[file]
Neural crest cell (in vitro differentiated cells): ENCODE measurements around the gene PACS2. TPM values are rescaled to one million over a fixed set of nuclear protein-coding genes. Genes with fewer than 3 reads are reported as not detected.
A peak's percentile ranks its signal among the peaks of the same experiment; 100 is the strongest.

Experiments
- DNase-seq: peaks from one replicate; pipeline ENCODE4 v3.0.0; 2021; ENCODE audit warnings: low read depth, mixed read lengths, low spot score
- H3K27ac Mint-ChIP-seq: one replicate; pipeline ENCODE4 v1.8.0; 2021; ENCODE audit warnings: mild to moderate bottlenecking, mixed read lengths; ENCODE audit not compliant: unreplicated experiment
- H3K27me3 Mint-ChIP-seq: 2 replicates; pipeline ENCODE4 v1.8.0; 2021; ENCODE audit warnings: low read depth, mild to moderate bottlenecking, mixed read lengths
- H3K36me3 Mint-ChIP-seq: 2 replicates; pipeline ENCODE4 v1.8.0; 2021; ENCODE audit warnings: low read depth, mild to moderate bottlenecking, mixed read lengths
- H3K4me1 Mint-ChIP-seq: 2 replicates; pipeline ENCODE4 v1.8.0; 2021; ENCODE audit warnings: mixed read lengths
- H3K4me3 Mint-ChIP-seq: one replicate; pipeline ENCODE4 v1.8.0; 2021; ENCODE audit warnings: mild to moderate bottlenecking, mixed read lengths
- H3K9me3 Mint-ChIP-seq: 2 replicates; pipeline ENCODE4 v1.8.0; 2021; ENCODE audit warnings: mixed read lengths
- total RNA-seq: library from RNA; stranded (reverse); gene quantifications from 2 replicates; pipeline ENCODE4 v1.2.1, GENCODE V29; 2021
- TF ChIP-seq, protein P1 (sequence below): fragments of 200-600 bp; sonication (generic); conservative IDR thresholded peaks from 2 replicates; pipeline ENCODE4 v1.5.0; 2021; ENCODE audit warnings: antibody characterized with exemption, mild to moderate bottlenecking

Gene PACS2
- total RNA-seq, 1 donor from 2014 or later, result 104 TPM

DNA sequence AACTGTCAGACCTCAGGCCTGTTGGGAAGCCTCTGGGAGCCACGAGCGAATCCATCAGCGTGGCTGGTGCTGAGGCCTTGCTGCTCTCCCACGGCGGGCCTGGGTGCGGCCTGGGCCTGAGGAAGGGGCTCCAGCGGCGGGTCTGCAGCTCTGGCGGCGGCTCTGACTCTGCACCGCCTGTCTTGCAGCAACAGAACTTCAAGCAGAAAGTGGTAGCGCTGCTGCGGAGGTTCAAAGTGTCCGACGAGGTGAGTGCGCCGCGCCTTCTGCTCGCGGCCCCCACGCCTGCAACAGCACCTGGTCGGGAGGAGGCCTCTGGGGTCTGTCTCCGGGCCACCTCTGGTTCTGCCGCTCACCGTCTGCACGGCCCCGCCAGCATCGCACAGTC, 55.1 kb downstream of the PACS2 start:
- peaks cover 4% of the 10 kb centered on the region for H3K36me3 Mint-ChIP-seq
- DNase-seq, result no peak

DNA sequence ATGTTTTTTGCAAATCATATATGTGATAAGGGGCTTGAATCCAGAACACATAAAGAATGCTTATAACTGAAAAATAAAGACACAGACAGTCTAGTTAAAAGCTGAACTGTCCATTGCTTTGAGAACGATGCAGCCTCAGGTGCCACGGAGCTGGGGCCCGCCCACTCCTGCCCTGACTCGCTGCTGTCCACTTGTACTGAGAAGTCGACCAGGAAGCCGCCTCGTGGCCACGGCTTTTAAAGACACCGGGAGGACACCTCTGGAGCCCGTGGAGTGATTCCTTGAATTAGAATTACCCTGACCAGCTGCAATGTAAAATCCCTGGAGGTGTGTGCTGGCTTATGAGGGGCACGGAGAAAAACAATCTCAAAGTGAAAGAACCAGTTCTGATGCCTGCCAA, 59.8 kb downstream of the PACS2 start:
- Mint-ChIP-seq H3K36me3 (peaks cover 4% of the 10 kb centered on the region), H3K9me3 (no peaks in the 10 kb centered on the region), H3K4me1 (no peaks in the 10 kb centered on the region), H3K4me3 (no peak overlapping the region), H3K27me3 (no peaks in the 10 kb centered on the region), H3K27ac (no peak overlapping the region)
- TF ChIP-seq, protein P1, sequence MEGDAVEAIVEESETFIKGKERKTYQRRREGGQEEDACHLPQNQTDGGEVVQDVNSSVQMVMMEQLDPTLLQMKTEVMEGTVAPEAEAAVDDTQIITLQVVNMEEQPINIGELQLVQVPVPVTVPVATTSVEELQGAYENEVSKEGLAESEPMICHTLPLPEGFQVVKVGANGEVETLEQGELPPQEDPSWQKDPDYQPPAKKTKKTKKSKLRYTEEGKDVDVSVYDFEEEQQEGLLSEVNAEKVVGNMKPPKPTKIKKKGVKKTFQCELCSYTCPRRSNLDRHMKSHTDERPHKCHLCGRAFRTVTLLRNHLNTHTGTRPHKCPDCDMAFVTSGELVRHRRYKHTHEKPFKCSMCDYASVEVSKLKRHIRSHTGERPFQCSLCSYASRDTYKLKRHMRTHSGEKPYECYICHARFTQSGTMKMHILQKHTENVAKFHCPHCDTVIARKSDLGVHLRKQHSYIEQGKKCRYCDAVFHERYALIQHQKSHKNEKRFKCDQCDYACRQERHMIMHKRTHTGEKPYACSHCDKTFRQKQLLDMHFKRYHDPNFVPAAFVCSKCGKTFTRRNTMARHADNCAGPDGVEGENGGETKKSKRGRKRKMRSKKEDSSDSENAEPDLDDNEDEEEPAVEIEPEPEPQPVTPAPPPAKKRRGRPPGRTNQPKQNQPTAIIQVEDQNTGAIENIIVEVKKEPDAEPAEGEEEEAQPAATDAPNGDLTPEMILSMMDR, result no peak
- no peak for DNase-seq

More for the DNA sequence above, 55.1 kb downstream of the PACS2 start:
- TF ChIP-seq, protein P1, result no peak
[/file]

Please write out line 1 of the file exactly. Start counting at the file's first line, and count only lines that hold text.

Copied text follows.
Neural crest cell (in vitro differentiated cells): ENCODE measurements around the gene PACS2. TPM values are rescaled to one million over a fixed set of nuclear protein-coding genes. Genes with fewer than 3 reads are reported as not detected.